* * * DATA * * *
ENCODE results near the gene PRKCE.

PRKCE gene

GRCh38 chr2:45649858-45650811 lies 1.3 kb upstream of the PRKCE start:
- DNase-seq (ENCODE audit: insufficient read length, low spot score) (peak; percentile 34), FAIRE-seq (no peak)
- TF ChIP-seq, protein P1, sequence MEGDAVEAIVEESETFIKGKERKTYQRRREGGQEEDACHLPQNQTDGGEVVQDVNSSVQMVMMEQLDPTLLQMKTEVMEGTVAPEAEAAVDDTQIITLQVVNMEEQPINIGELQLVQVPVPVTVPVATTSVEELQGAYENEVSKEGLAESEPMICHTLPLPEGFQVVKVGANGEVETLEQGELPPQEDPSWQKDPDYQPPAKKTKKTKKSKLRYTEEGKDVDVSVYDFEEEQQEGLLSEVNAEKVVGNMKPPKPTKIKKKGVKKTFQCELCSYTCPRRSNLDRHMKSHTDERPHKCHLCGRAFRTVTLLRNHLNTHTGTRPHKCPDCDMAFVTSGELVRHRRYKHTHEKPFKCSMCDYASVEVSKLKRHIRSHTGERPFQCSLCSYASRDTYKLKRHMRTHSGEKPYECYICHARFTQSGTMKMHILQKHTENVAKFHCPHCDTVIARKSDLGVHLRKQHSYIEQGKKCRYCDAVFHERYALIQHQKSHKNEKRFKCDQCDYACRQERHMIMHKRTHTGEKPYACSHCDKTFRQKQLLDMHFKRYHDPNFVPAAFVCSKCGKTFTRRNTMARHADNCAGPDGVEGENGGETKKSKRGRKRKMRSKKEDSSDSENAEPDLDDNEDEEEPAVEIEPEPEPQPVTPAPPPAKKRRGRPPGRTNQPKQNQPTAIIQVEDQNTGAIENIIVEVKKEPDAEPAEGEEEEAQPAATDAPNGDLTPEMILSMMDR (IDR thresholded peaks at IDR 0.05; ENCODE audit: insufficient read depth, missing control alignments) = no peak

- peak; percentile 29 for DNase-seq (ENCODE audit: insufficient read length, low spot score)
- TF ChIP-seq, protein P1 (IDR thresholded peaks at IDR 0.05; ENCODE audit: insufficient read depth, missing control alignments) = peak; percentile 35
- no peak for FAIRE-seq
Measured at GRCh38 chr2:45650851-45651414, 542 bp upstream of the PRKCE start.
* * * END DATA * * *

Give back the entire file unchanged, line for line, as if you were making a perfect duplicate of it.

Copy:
ENCODE results near the gene PRKCE.

PRKCE gene

GRCh38 chr2:45649858-45650811 lies 1.3 kb upstream of the PRKCE start:
- DNase-seq (ENCODE audit: insufficient read length, low spot score) (peak; percentile 34), FAIRE-seq (no peak)
- TF ChIP-seq, protein P1, sequence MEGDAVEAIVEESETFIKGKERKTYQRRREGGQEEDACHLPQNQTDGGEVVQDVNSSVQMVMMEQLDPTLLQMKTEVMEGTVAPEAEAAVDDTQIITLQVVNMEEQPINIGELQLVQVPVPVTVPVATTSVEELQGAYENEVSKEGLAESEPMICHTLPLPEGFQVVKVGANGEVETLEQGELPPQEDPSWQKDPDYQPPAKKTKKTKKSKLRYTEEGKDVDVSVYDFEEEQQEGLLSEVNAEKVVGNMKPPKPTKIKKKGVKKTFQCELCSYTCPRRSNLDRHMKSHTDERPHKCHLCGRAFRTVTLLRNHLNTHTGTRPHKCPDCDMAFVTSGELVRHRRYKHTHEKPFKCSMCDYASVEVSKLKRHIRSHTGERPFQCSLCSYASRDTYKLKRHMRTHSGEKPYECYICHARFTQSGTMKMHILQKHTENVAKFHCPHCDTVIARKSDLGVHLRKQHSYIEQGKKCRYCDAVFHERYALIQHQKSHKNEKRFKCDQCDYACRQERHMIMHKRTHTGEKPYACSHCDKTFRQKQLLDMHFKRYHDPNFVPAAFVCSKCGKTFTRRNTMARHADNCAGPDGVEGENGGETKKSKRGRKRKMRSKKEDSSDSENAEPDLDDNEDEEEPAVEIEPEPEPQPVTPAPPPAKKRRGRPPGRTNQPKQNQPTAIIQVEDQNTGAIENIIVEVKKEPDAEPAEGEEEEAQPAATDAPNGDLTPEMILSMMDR (IDR thresholded peaks at IDR 0.05; ENCODE audit: insufficient read depth, missing control alignments) = no peak

- peak; percentile 29 for DNase-seq (ENCODE audit: insufficient read length, low spot score)
- TF ChIP-seq, protein P1 (IDR thresholded peaks at IDR 0.05; ENCODE audit: insufficient read depth, missing control alignments) = peak; percentile 35
- no peak for FAIRE-seq
Measured at GRCh38 chr2:45650851-45651414, 542 bp upstream of the PRKCE start.